Do you use picture books in the secondary classroom? My librarian calls these books “everybody books” and with good reason.
After I read The Book Whisperer, I knew that I wanted to expand my classroom library. I also realized that I needed a variety of books. I do not have a large budget, though. Then, I realized that picture books for high school students will be beneficial.
I’m the mother of three children, and we’ve accumulated about a thousand books. I say “accumulated” because I did not buy them all. As an English teacher, my friends threw me book-baby showers. Grandparents and neighbors automatically believe my children are readers (I’m not complaining!) and gift my children with books. Friends whose children outgrow books often bring me an entire series (“Magic Tree House”). My picture book collection is eclectic.
Now, yeah, don’t get me wrong! I buy books for my children. My children know that $1 is the perfect amount to spend on a book, and thrift shops in our area often sell children’s books for that. I also gift them new books for holidays and birthdays. To be honest, I am not above celebrating tiny holidays if that means we can buy a book.
So. I am in possession over very-used, very-loved, very-read picture books. I already use picture books in the secondary classroom, so. . . what if I purposefully put them in my room by the basketful? Could I use these picture books in the classroom? The results are overwhelmingly positive.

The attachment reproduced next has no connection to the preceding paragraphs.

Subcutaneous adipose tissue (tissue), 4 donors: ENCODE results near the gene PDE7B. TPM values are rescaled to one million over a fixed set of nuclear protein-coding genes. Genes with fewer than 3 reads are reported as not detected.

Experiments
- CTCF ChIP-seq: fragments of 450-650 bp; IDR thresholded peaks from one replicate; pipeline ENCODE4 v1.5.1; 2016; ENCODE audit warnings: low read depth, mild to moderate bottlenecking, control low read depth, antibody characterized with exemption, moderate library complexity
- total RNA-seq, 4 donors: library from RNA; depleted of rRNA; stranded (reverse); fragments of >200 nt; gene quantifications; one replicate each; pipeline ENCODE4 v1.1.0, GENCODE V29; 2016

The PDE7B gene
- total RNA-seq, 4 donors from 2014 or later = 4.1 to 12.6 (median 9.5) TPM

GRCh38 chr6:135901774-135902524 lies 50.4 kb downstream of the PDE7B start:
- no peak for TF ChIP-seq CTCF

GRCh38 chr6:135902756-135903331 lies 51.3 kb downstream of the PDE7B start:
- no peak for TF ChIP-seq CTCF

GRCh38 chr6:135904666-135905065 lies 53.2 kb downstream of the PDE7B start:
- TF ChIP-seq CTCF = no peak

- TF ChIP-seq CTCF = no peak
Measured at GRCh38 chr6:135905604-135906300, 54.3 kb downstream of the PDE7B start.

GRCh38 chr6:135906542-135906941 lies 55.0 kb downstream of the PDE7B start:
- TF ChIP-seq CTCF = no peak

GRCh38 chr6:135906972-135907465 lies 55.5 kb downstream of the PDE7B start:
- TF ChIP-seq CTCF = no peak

At the writing of this, my youngest child is seven. She does not want to read Pinkalicious or Olivia the pig. I brought our old books from home and put them in my classroom. Would my students think I’m weird? (That was low-risk; they already do.) Would they ignore the books? (They don’t.) Picture books for high school was a smashing success.
Actually, the lessons wrote themselves. Here are lessons I’ve loosely developed for picture books in the secondary classroom.
Animals throughout Literature.
Capitalize on the students’ experiences of reading. Secondary students have a broad view of literature. Help connect ideas with them, starting with the picture books.
My students read Olivia (the pig) and Peppa (the pig). What are the characteristics of these pigs? What do we know about real pigs? Are pigs accurately portrayed in children’s literature?
Switch, slightly. When do pigs appear in literature for late-elementary? Students might recall Charlotte’s Web, Mercy Watson, or Babe: The Gallant Pig. Continue brainstorming with your class and ask them to evaluate the use of pigs in literature. Students have likely read Animal Farm. Why are the smartest animals the pigs? Are pigs across all literature portrayed this way?
I don’t think there is a right answer to to animals in literature. Rather, students and I discuss the implications, the portrayal of animals. Hopefully, we can begin to discuss the way males and females, children, and other characters are portrayed in literature. The activity is simple, gets students thinking and talking, and emphasizes that students indeed have read across their school years.
Simply having picture books in the classroom leads to strong discussions.
Reading to Children.
How else could I use picture books for high school students? Slowly, I have approached the idea of reading to children. Why? Some of my students are nineteen. Sooner than later, some of my students will be parents.